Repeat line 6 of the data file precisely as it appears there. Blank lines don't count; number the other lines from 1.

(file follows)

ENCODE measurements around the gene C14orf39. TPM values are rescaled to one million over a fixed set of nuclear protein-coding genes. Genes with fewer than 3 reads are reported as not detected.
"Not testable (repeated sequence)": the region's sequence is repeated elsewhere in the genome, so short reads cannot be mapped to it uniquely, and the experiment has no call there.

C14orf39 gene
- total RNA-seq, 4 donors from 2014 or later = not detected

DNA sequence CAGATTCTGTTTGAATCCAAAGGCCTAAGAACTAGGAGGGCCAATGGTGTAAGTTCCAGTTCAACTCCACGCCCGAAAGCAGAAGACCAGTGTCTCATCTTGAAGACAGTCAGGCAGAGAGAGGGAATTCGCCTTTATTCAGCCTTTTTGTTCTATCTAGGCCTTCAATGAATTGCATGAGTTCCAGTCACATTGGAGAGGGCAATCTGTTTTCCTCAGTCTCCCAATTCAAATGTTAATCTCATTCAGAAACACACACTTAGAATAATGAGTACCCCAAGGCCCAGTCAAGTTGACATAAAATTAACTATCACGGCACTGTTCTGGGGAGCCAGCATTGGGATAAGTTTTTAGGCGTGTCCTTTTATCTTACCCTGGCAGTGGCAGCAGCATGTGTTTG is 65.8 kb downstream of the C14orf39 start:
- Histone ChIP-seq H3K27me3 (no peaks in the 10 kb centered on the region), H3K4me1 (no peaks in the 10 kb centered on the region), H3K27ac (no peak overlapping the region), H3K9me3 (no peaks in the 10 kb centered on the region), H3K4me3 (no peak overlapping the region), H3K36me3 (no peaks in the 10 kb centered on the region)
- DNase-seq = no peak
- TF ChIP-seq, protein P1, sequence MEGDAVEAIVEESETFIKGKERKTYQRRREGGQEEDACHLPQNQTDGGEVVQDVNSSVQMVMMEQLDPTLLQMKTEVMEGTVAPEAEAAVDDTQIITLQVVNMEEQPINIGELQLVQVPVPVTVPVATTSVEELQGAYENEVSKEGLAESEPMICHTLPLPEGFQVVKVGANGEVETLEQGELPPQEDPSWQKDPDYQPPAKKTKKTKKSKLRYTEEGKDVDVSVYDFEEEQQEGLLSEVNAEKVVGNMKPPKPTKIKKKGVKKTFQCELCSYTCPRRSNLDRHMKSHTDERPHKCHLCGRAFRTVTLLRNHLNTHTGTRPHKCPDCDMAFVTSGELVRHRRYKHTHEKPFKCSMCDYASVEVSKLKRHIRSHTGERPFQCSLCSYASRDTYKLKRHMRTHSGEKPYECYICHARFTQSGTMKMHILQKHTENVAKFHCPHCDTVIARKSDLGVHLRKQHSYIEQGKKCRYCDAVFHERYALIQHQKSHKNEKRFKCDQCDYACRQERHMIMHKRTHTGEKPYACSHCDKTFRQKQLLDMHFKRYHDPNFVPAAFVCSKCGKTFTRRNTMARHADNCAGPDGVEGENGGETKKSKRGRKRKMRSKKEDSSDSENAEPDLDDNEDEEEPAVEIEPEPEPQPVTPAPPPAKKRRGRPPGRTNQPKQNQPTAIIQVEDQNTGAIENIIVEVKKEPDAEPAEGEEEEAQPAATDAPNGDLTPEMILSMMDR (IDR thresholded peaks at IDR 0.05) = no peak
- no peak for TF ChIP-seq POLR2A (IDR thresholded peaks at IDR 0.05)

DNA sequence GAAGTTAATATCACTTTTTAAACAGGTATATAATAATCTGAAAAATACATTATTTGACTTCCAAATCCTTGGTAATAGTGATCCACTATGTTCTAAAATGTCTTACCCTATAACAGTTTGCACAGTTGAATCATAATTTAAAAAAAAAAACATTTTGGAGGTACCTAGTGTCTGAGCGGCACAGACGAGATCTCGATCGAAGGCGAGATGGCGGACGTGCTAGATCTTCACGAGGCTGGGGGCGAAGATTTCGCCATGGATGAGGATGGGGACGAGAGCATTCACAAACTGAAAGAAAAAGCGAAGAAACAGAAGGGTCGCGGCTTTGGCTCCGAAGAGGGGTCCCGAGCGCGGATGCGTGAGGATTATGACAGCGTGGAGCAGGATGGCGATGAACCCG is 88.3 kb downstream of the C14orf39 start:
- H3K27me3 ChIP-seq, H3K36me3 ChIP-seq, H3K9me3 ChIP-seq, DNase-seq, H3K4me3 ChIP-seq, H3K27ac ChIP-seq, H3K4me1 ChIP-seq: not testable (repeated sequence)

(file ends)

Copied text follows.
- Histone ChIP-seq H3K27me3 (no peaks in the 10 kb centered on the region), H3K4me1 (no peaks in the 10 kb centered on the region), H3K27ac (no peak overlapping the region), H3K9me3 (no peaks in the 10 kb centered on the region), H3K4me3 (no peak overlapping the region), H3K36me3 (no peaks in the 10 kb centered on the region)